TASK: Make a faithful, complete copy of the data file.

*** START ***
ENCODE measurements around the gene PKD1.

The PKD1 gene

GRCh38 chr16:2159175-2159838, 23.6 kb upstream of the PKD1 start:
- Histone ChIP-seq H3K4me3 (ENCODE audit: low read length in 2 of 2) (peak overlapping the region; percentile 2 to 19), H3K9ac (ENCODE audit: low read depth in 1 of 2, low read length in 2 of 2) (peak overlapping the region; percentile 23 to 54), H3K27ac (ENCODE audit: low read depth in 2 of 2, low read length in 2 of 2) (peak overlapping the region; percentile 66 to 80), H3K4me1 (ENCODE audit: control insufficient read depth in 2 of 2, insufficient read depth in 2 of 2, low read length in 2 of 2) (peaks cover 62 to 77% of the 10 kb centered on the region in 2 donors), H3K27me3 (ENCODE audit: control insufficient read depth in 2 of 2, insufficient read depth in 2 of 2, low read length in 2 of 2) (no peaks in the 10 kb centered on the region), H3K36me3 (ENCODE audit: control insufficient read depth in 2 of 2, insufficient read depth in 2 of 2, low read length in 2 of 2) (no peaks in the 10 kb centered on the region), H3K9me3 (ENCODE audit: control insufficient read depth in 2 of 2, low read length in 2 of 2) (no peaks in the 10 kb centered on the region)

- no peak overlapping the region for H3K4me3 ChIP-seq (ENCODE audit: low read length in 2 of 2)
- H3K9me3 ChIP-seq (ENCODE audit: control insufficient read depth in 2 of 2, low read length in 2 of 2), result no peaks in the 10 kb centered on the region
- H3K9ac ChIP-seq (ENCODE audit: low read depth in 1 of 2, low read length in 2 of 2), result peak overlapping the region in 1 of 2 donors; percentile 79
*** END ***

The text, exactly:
ENCODE measurements around the gene PKD1.

The PKD1 gene

GRCh38 chr16:2159175-2159838, 23.6 kb upstream of the PKD1 start:
- Histone ChIP-seq H3K4me3 (ENCODE audit: low read length in 2 of 2) (peak overlapping the region; percentile 2 to 19), H3K9ac (ENCODE audit: low read depth in 1 of 2, low read length in 2 of 2) (peak overlapping the region; percentile 23 to 54), H3K27ac (ENCODE audit: low read depth in 2 of 2, low read length in 2 of 2) (peak overlapping the region; percentile 66 to 80), H3K4me1 (ENCODE audit: control insufficient read depth in 2 of 2, insufficient read depth in 2 of 2, low read length in 2 of 2) (peaks cover 62 to 77% of the 10 kb centered on the region in 2 donors), H3K27me3 (ENCODE audit: control insufficient read depth in 2 of 2, insufficient read depth in 2 of 2, low read length in 2 of 2) (no peaks in the 10 kb centered on the region), H3K36me3 (ENCODE audit: control insufficient read depth in 2 of 2, insufficient read depth in 2 of 2, low read length in 2 of 2) (no peaks in the 10 kb centered on the region), H3K9me3 (ENCODE audit: control insufficient read depth in 2 of 2, low read length in 2 of 2) (no peaks in the 10 kb centered on the region)

- no peak overlapping the region for H3K4me3 ChIP-seq (ENCODE audit: low read length in 2 of 2)
- H3K9me3 ChIP-seq (ENCODE audit: control insufficient read depth in 2 of 2, low read length in 2 of 2), result no peaks in the 10 kb centered on the region
- H3K9ac ChIP-seq (ENCODE audit: low read depth in 1 of 2, low read length in 2 of 2), result peak overlapping the region in 1 of 2 donors; percentile 79